The growth of medicine in the United States is growing although stunted after the recession, the demand for more physicians with the advent of the ACA and the aging population has never been higher. Many hospitals around the country have set up outreach clinics for primary care, surgery centers and have acquired specialty practices to catch an ever greater share of the market. I especially see this kind of outreach in Jacksonville, Florida.
The expansion of services in primary care is still growing, exceeding the industry’s projections by millions ten years ago. It is a vast market with an ever widening attractiveness to the practitioners that choose the locum tenens lifestyle.
Another industry in medical staffing witnessed this growth some twenty years ago; nursing. The reasons for its growth mirrors the growth in physician staffing, but with greater shortages.
With growth of locum tenens services and the continued need for traveling and PRN nursing; are the functions going to merge? There is a disturbing trend that suggests that this may be the case. Most of the major locum tenens companies that are publicly traded are owned by nurse staffing companies.
A concept being trotted out in the industry are Vendor Management Organizations(VMOs). These organizations have been and are employed by large corporations and government institutions to manage their dearth of contractors. As the need for temporary staffing increases in both nursing and physicians, these organizations become much more attractive to large hospitals and their surrogate organizations. Nurse staffing companies have taken the lead in promoting this concept in medicine. The problem is the level of professionalism and understanding of the physician’s practice, and the risk and responsibility to the patient. These VMOs propose to handle all the coordination of temporary nurse and physician staffing, which includes malpractice and invoicing for services. For a physician specialty area that is so important to the CEOs, CMOs , VPs and service line directors of the hospital; does the hospital want physician staffing handled at a nurse staffing level? And what of the efficiency of the locum tenens agency providing the service? For anybody that has used locum tenens or has worked locum tenens realizes this will destroy any efficiency in the agency providing the service.
To lump this in with nursing and the loss of control would be a bad trend with immediate downsides to the physicians that provide the clinical services and the agencies. For example, if you have a clinical issue that involves aesthesia protocol in labor and delivery-under the vendor management system, the locum tenens agency must contact the VMO (which as of now is dominated by large nurse staff agencies) which in turn must contact the assigned hospital representative responsible to the locum tenens.This is another administrative layer between the locum tenens agency and the client hospital. Does the VMO representative have the knowledge to understand the issue? And what of the response time from the hospital to the VMO to the locum tenens agency. With the increase of locum tenens physicians in the medical system, can patient care wait for a bureaucratic response? The way things work now, an issue comes up on the locum tenens assignment, the locum tenens agency contacts administration at the executive level of the hospital, and the issue is handle within hours. More disconcerting is the response time in the event of an alleged malpractice incident. Does the incident report go to a VMO before it reaches the agency covering the physician’s liability insurance? What would be the response in such a scenario? The VMO’s are not proposing to cover the malpractice-that will still remain with the agencies.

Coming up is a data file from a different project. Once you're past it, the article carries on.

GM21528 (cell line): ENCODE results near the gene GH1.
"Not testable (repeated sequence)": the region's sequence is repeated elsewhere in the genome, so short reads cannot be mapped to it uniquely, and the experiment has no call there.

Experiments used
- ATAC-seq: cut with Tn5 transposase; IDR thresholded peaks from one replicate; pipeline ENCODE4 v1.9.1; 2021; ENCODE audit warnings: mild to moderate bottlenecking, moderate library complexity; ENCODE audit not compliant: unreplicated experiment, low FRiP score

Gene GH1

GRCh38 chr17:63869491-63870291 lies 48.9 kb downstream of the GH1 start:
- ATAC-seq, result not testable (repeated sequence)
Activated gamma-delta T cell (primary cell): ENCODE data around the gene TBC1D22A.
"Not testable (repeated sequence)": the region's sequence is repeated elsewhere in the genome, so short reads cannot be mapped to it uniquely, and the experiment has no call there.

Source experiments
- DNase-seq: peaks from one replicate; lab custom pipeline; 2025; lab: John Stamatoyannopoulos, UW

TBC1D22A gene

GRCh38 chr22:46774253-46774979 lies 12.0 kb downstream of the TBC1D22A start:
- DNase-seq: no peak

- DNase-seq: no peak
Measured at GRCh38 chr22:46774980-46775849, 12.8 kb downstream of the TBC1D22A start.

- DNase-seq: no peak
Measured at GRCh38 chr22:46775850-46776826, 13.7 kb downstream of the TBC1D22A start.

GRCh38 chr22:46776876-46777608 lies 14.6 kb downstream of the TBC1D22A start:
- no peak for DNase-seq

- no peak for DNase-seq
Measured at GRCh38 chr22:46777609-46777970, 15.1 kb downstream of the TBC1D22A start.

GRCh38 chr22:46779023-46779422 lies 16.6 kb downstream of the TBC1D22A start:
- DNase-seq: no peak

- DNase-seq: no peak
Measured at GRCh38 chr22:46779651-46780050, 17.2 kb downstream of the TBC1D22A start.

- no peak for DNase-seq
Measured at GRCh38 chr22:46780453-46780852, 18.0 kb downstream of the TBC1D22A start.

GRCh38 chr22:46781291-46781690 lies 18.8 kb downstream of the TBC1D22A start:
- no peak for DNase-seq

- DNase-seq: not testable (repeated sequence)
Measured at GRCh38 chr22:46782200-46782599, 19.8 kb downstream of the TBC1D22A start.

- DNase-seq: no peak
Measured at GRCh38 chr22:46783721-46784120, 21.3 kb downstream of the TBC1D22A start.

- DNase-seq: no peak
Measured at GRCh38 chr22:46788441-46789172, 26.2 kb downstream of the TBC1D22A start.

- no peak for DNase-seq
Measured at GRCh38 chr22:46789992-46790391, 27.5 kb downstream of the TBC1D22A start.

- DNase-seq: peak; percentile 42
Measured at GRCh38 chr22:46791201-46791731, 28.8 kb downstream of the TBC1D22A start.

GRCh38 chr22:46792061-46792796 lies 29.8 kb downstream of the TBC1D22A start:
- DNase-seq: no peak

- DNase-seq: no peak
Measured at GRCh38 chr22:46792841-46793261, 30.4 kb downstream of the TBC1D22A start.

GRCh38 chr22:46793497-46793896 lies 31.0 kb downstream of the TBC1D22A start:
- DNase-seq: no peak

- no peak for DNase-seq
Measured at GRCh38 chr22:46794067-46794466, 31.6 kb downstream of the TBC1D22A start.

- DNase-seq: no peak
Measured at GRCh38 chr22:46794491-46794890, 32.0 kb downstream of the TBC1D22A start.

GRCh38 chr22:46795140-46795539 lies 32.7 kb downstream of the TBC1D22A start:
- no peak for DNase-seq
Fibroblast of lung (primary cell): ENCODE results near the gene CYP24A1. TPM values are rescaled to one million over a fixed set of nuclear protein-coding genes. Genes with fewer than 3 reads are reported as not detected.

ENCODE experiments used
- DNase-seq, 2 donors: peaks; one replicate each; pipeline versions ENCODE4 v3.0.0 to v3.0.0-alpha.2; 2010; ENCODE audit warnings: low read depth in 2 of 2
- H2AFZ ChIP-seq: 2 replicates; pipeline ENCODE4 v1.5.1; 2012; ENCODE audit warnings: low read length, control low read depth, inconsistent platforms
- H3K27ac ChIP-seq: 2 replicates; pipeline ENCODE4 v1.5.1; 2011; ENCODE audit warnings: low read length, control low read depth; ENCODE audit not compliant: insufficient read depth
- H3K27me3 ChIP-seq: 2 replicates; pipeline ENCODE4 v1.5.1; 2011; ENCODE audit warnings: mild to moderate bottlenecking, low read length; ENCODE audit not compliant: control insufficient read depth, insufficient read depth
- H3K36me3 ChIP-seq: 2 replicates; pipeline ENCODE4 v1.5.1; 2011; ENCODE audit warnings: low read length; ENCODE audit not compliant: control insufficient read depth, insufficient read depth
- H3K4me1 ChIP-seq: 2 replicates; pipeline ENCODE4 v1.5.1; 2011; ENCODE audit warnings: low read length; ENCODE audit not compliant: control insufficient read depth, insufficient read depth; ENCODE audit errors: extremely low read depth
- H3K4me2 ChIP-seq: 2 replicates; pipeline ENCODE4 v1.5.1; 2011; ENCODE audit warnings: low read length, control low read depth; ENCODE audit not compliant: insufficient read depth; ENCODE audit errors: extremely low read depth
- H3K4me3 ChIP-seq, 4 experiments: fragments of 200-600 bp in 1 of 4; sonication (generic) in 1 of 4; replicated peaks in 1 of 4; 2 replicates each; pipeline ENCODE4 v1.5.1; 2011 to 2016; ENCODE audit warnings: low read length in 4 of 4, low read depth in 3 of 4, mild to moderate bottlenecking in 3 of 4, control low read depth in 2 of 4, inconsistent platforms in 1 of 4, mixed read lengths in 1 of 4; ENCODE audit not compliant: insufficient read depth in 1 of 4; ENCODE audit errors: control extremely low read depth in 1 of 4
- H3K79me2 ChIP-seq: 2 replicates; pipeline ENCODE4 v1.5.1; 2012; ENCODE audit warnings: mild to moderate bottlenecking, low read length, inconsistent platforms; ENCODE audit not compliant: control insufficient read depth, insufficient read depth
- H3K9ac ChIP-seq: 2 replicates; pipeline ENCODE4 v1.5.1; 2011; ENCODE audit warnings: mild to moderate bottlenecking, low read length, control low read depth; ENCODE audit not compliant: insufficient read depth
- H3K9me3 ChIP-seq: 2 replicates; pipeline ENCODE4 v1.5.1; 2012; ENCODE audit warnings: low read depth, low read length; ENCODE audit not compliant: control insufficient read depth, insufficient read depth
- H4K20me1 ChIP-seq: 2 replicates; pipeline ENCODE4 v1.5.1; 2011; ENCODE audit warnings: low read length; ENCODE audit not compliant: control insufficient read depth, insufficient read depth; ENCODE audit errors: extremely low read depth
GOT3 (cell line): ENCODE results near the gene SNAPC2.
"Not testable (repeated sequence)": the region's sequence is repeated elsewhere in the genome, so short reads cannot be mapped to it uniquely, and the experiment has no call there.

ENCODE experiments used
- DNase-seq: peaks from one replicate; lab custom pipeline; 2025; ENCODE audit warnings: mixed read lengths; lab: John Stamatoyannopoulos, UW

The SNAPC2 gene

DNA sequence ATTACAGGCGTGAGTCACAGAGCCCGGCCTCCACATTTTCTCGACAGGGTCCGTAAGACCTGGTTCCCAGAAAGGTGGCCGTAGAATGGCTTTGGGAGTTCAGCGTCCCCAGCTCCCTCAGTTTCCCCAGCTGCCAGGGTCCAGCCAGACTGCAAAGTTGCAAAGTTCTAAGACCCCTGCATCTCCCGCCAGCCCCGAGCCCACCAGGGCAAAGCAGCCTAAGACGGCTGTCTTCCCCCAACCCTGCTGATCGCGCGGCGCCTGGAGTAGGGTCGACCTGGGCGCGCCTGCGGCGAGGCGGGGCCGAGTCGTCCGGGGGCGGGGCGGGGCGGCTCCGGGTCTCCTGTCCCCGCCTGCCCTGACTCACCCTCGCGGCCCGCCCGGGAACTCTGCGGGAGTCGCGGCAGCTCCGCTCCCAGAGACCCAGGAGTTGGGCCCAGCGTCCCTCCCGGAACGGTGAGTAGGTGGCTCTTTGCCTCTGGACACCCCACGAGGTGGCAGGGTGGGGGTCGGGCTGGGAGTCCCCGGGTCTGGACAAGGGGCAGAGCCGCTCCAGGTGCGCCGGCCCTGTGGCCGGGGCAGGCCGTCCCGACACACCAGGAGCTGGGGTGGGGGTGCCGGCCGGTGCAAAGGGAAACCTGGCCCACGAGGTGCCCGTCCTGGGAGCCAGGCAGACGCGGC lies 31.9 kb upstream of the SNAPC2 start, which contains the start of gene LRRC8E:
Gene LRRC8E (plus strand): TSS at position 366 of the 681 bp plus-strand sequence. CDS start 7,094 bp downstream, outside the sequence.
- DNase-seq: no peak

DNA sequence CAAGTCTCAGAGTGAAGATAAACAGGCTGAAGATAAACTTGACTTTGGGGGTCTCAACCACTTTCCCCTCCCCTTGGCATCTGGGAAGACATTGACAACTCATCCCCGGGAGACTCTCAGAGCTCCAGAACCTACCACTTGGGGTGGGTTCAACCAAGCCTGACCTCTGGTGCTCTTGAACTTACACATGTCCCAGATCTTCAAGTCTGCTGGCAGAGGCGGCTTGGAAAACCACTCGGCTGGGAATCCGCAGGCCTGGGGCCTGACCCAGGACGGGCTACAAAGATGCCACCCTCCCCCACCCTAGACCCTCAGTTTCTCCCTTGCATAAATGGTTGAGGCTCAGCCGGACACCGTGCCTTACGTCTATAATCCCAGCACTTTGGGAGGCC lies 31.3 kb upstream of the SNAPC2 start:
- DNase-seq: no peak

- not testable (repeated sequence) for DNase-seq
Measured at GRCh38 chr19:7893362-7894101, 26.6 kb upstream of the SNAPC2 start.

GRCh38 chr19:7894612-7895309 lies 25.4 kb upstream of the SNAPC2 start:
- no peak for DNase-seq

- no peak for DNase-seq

VMO’s also are set up on an “on-line portal” basis. CV’s, licenses, documents are uploaded to a faceless, nameless administrative personnel. The idea is to limit as much “human” communication as possible. Is this in the best interest of patient care?
The relationship you have with locum tenens representative, and conversely their relationship with the hospital would be intercepted by a third party from another organization.
Physician staffing and all related issues must remain at the medical staff level in conjunction with the administration of the hospital, governed by the by-laws set up by each facility
What may seem like an attractive, efficient way to consolidate all functions of medical staffing in an institution, may in fact create negative issues for the hospital, physician and agencies involved in the delivery of locum tenens services.
Carmen A. Renaldy, III has been in the physician staffing and locum tenens industry since 1981 and has founded his own company, Med Link. Med Link provides physicians in hospital & emergency medicine, anesthesia, all surgical specialties, neurology and pulmonary-critical care medicine. He is also a board member of NALTO-National Association of Locum Tenens Organizations.